doi:10.1513/pats.200512-137TK
PMCID: PMC2658686  PMID: 16738199
familial pulmonary fibrosis; idiopathic pulmonary fibrosis; surfactant protein C
21.  Lung transplantation in telomerase mutation carriers with pulmonary fibrosis 
The European Respiratory Journal  2014;44(1):178-187.
Lung transplantation is the only intervention that prolongs survival in idiopathic pulmonary fibrosis (IPF). Telomerase mutations are the most common identifiable genetic cause of IPF, and at times, the telomere defect manifests in extrapulmonary disease such as bone marrow failure. The relevance of this genetic diagnosis for lung transplant management has not been examined.
We gathered an international series of telomerase mutation carriers who underwent lung transplant in the USA, Australia and Sweden.
The median age at transplant was 52 years. Seven recipients are alive with a median follow-up of 1.9 years (range 6 months to 9 years); one died at 10 months. The most common complications were haematological, with recipients requiring platelet transfusion support (88%) and adjustment of immunosuppressives (100%). Four recipients (50%) required dialysis for tubular injury and calcineurin inhibitor toxicity. These complications occurred at significantly higher rates relative to historic series (p<0.0001).
Our observations support the feasibility of lung transplantation in telomerase mutation carriers; however, severe post-transplant complications reflecting the syndromic nature of their disease appear to occur at higher rates. While these findings need to be expanded to other cohorts, caution should be exercised when approaching the transplant evaluation and management of this subset of pulmonary fibrosis patients.
Telomerase mutation carriers with IPF may be prone to complications from their underlying telomere syndrome after LTx http://ow.ly/wmy6P
doi:10.1183/09031936.00060014
PMCID: PMC4076528  PMID: 24833766
22.  Bilateral Lung Transplantation Offers Better Long-Term Survival, Compared With Single-Lung Transplantation, for Younger Patients With Idiopathic Pulmonary Fibrosis 
The Annals of Thoracic Surgery  2011;91(1):244-249.
Background
Single-lung transplantation (SLT) and bilateral lung transplantation (BLT) are both good options for patients with end-stage lung disease secondary to idiopathic pulmonary fibrosis. It is, however, unclear whether BLT offers any survival advantage over SLT. The purpose of our study was to evaluate a large group of patients to determine if either SLT or BLT officered a long-term survival advantage for patients with IPF.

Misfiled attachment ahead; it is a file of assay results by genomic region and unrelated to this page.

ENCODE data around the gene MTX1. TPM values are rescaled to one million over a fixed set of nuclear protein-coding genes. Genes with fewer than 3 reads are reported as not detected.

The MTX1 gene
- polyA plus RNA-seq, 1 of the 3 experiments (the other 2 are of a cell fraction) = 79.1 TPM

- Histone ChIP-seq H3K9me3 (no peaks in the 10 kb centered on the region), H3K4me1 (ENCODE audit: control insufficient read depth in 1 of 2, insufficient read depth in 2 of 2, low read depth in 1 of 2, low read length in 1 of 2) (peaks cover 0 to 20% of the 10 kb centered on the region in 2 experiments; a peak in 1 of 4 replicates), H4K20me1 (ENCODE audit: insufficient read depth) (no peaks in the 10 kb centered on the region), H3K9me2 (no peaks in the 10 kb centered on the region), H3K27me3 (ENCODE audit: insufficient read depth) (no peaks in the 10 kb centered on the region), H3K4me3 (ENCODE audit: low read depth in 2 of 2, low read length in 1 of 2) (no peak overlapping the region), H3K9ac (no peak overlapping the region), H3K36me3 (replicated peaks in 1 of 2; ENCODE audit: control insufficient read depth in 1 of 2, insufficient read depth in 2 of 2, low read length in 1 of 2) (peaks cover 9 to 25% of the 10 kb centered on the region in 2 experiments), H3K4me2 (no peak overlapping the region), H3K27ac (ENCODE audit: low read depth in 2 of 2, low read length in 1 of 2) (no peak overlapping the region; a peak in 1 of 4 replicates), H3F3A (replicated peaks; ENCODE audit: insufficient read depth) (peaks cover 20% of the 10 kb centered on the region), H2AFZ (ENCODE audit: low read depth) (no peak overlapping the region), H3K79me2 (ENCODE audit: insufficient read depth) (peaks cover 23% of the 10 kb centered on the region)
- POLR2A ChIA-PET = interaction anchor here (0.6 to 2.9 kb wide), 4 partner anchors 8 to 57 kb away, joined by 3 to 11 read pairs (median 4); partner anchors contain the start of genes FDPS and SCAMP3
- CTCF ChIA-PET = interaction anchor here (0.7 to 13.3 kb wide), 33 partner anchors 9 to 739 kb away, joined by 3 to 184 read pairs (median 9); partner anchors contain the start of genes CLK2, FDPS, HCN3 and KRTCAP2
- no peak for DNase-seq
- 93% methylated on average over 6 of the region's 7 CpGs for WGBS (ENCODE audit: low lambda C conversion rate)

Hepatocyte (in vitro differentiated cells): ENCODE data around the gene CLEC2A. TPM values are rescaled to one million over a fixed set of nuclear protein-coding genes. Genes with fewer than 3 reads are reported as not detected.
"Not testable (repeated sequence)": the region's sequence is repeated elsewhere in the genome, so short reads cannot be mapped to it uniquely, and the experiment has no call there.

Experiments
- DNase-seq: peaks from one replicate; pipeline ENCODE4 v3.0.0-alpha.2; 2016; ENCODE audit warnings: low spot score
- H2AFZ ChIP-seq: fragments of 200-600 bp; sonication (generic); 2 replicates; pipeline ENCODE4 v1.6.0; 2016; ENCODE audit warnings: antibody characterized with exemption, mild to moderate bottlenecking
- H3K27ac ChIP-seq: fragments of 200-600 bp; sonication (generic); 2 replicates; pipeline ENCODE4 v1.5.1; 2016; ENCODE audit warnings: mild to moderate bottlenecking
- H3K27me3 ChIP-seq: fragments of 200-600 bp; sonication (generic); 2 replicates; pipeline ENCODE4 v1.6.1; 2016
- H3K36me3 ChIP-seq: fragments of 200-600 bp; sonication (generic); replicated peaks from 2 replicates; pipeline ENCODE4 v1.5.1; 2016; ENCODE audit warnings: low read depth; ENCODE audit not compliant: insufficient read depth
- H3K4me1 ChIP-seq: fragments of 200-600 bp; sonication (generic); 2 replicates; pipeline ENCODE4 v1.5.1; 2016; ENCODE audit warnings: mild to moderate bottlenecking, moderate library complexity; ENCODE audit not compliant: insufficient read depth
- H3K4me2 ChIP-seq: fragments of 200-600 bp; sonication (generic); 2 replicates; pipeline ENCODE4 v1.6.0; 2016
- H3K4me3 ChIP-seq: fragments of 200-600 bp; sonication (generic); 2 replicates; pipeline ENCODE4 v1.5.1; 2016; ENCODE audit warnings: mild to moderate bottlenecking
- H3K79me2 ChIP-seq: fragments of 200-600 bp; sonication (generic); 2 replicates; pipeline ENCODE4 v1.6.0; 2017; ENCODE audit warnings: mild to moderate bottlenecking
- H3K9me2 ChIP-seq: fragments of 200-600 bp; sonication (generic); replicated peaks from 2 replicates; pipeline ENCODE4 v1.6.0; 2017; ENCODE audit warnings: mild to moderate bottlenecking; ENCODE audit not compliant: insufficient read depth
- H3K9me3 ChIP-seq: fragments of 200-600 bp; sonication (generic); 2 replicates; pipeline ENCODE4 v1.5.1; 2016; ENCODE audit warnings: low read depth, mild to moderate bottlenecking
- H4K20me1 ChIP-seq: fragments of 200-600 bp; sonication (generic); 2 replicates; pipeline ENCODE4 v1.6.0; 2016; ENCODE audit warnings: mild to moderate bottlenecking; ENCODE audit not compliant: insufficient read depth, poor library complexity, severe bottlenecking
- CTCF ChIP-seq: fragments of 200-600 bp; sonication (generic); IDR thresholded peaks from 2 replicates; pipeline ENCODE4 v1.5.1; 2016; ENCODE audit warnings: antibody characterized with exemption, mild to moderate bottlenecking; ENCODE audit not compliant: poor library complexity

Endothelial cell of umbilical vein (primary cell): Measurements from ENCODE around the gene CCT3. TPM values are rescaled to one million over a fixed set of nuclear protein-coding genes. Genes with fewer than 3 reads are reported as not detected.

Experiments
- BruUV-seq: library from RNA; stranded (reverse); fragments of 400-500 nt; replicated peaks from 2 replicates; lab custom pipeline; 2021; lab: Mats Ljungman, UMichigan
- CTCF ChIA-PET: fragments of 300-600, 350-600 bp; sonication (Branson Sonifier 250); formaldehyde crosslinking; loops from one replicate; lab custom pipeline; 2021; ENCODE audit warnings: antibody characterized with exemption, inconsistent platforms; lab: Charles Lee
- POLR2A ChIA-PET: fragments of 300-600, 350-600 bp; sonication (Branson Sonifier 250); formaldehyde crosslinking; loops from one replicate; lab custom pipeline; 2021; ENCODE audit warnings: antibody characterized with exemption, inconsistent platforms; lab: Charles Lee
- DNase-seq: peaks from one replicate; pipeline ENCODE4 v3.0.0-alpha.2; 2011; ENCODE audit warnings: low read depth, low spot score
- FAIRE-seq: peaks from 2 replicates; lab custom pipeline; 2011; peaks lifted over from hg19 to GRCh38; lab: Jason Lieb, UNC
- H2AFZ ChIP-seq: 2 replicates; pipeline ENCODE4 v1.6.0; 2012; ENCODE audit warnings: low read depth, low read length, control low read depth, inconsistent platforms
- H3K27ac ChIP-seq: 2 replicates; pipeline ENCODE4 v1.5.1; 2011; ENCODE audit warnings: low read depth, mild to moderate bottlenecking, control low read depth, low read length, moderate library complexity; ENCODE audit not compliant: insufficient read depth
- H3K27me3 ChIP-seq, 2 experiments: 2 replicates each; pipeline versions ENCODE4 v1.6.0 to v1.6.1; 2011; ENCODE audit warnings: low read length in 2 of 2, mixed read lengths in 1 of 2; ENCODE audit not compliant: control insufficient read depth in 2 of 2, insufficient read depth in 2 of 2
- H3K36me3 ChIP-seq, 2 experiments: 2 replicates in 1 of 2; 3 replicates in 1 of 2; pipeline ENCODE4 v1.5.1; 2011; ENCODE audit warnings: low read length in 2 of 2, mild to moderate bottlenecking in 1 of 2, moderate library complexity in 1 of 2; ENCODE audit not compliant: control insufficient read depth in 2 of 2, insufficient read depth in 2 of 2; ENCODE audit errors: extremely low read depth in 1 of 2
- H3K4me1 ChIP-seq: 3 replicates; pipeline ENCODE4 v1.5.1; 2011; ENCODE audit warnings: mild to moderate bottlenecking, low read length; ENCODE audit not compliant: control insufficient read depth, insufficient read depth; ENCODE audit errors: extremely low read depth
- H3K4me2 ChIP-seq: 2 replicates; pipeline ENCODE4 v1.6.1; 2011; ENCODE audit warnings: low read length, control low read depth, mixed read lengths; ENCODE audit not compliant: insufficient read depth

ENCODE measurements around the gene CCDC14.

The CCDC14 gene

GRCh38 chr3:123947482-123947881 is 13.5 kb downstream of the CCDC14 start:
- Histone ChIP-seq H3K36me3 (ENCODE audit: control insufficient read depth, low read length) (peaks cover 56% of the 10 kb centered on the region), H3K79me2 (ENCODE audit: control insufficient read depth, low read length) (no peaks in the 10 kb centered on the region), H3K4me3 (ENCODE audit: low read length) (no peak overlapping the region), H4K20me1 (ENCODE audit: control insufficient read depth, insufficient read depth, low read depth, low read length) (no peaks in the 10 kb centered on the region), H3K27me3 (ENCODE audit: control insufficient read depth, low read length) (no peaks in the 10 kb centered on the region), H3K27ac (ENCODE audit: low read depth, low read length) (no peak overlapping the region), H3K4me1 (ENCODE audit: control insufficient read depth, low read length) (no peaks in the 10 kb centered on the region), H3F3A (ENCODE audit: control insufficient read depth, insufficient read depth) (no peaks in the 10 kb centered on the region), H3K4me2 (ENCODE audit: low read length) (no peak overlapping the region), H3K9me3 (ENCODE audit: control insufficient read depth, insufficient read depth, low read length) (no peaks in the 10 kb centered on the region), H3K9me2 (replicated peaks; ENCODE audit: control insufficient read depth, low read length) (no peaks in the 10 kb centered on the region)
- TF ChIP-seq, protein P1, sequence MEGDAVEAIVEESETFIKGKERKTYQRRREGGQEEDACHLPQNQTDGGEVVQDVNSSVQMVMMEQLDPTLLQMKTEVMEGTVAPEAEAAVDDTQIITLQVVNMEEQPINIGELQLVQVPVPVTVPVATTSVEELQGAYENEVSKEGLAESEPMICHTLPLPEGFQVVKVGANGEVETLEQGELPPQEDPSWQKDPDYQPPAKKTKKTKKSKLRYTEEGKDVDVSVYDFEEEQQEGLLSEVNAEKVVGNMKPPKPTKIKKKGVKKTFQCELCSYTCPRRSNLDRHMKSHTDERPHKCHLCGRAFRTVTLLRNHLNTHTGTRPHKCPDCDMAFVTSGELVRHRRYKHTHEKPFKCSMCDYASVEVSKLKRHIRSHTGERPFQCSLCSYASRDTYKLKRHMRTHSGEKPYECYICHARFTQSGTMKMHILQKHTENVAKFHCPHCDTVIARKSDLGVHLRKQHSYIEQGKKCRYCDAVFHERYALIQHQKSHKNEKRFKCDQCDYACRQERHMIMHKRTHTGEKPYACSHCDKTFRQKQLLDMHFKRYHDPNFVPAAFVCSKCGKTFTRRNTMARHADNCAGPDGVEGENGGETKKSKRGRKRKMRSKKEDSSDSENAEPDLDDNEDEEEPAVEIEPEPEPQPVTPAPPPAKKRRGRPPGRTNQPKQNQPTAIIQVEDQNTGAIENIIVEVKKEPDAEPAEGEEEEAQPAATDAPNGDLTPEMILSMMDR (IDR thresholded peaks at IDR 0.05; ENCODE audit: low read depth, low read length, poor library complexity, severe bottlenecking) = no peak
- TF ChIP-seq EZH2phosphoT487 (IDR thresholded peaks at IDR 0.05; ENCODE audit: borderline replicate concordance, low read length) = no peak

Methods
This was an Institutional Review Board-approved retrospective analysis of the United Network of Organ Sharing database from 1987 to 2008. Survival was determined using Kaplan-Meir estimates and the effect of laterality was determined by Cox proportional hazards and propensity analyses.
Results
Lung transplantation for idiopathic pulmonary fibrosis was performed in 3,860 patients (2,431 SLTs and 1429 BLTs). Multivariate and propensity analysis failed to show any survival advantage for BLT (hazard ratio = 0.90, 95% confidence interval = 0.78 to 1.0, p = 0.11). One-year conditional survival favored BLT (hazard ratio 0.73, 95% confidence interval 0.60 to 0.87, p = 0.00064). Risk factors for early death included recipient age over 57 and donor age over 36 years.
Conclusions
Bilateral lung transplantation should be considered for younger patients with idiopathic pulmonary fibrosis and results may be optimized when younger donors are used.
doi:10.1016/j.athoracsur.2010.08.055
PMCID: PMC3395073  PMID: 21172522
23.  Long-Term Oxygen Therapy for Patients With Chronic Obstructive Pulmonary Disease (COPD) 
Executive Summary
In July 2010, the Medical Advisory Secretariat (MAS) began work on a Chronic Obstructive Pulmonary Disease (COPD) evidentiary framework, an evidence-based review of the literature surrounding treatment strategies for patients with COPD. This project emerged from a request by the Health System Strategy Division of the Ministry of Health and Long-Term Care that MAS provide them with an evidentiary platform on the effectiveness and cost-effectiveness of COPD interventions.